In the world of business, you have to be prepared to perform your best every single day. Your competition is always looking for ways to be better than you, to take advantage of your weaknesses and to capitalize on every opportunity. There is no real cooperation within your industry as everyone is trying to gain their competitive advantage and be perceived as the category leader. It is all about winning, where finishing second is not really the best option.
I often equate this business situation with coaching minor level hockey (as I have been a hockey coach for over 12 years): whether you are involved in coaching a competitive hockey team or at the participation level, your goal is to create a positive experience and to win in many aspects of the game. As a coach, you are responsible for coming up with a philosophy that conveys to the team what you want from them. You have to develop a personality and create an environment where your team can consistently accomplish established goals. You have to have your players buy into your philosophy and understand what they can accomplish by following it. You need to maximize your resources, create value for each team member and make them understand that they are part of the winning process.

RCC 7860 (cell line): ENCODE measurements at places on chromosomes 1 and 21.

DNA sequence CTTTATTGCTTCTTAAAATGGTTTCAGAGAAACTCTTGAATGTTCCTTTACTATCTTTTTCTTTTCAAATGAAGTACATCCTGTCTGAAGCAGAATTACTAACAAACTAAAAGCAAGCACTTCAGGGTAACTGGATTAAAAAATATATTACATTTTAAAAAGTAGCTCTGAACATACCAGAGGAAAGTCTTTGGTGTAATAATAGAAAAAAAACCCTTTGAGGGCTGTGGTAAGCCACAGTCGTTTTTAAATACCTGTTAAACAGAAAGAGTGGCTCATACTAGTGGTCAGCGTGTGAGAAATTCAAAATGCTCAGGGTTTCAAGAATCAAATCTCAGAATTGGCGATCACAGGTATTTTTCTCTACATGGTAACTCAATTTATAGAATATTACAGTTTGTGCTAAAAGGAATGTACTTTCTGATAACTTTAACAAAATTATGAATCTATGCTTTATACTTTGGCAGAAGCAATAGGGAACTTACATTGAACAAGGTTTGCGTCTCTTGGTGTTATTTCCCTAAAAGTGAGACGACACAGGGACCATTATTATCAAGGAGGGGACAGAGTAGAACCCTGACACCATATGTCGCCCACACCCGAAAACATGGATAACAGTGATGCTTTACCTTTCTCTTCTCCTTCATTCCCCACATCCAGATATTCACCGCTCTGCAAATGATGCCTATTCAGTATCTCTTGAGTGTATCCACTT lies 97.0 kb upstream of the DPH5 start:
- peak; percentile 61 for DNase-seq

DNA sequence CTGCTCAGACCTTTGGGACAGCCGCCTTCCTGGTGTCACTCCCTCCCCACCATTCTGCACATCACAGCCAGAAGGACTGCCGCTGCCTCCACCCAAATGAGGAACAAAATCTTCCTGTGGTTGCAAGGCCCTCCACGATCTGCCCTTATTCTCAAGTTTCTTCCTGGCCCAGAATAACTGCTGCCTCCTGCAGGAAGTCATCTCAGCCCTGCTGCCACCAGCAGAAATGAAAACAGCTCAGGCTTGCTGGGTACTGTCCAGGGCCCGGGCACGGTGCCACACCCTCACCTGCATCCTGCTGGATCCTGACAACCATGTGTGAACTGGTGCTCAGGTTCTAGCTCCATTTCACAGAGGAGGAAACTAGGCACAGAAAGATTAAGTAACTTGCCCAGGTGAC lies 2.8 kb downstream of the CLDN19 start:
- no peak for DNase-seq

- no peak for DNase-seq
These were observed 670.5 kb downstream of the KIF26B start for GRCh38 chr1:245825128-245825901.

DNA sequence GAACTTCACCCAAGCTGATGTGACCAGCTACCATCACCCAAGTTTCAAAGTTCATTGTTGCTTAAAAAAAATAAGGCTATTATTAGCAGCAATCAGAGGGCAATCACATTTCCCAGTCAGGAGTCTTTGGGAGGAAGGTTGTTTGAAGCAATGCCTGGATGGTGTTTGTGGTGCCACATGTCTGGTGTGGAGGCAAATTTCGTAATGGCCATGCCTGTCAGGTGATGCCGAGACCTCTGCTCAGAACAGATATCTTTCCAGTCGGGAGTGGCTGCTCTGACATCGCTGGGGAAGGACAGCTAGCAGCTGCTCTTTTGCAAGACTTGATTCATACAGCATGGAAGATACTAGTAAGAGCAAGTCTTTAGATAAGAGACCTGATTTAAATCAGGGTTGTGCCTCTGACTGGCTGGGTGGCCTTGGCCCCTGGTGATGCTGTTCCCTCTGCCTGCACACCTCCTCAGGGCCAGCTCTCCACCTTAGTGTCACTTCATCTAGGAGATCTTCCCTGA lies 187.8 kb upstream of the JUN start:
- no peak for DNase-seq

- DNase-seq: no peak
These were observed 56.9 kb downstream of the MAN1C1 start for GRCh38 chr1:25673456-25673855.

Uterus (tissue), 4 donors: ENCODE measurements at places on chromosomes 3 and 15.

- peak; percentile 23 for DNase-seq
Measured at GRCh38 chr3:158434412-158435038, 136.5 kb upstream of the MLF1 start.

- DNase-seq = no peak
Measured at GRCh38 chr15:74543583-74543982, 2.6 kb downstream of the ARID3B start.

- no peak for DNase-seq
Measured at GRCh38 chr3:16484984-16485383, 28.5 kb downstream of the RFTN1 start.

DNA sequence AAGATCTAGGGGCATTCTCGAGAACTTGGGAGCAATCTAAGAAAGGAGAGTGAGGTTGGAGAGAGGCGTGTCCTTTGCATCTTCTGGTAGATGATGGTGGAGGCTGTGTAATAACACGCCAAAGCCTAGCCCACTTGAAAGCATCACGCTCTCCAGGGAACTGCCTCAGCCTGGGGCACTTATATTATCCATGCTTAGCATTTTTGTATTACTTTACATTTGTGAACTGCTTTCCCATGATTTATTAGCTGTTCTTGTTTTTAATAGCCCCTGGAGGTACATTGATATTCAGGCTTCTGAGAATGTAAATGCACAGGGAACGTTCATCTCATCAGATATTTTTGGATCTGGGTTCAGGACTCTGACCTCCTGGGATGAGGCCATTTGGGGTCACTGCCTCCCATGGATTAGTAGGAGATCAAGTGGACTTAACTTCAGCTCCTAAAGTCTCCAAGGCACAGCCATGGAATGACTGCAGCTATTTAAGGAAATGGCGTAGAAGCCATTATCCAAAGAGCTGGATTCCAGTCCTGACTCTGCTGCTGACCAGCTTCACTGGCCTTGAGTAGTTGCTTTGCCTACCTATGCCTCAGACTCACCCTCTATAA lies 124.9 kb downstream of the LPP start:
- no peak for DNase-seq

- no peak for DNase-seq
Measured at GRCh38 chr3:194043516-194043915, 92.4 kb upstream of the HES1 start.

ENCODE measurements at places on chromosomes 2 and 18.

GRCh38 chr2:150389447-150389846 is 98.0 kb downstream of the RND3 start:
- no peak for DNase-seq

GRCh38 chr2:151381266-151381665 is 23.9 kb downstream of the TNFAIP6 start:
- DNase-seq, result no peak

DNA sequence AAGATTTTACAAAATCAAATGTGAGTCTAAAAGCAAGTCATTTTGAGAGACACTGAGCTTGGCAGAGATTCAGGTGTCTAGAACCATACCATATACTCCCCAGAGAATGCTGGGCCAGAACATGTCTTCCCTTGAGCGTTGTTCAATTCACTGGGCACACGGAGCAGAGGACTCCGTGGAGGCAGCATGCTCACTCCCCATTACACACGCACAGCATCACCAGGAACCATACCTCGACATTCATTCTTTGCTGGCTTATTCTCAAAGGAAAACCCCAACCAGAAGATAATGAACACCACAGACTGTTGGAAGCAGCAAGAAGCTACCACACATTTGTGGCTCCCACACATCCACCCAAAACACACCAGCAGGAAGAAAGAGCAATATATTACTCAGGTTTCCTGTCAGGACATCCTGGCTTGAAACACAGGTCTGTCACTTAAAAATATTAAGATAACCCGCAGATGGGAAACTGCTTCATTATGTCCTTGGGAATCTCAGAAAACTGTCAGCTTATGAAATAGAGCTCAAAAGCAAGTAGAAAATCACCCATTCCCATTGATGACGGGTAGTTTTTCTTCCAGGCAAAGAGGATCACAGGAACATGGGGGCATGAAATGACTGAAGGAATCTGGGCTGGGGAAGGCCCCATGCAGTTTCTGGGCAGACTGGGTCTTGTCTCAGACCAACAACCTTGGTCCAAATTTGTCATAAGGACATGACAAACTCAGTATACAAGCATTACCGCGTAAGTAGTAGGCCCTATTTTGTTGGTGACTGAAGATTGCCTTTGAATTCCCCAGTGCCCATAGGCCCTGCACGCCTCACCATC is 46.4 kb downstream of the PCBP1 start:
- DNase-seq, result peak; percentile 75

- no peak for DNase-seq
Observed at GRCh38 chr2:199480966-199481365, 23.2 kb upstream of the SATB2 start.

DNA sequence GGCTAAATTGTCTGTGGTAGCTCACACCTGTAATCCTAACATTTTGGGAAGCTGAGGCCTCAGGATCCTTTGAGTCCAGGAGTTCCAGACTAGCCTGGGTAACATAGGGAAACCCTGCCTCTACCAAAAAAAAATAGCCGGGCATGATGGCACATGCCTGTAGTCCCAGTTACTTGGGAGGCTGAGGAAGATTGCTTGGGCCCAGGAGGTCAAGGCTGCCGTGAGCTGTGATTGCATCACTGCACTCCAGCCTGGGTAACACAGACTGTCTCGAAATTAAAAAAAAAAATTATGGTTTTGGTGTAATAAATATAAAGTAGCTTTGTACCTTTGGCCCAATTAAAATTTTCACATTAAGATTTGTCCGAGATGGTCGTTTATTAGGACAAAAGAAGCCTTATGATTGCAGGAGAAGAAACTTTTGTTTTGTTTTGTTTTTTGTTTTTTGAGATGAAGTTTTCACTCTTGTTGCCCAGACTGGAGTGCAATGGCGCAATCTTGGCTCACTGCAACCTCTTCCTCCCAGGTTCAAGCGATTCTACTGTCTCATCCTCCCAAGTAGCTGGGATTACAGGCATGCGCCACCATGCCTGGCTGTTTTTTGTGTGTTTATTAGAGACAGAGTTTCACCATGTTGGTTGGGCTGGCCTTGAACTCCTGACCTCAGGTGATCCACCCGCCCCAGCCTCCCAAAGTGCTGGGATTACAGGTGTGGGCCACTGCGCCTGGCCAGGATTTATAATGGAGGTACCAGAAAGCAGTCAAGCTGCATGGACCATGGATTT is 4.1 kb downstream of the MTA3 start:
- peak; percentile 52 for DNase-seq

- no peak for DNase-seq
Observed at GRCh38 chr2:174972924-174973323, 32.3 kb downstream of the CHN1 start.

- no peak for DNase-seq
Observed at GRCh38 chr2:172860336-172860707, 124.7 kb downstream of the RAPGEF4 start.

In hockey or in business, you need to implement a system that will become your management strategy; the means through which you will produce the results you want. The system itself will become the solution to the problems that stressed you because of the unpredictability of the people. By implementing a team/management system, it will transform your players/staff challenges into an opportunity by orchestrating the process by which coaching/management decisions are made, and eliminating the need for such decisions wherever and whenever possible. Again, in hockey or in business, your management system should be designed to produce results. And the more automatic that system is, the more effective your team will be.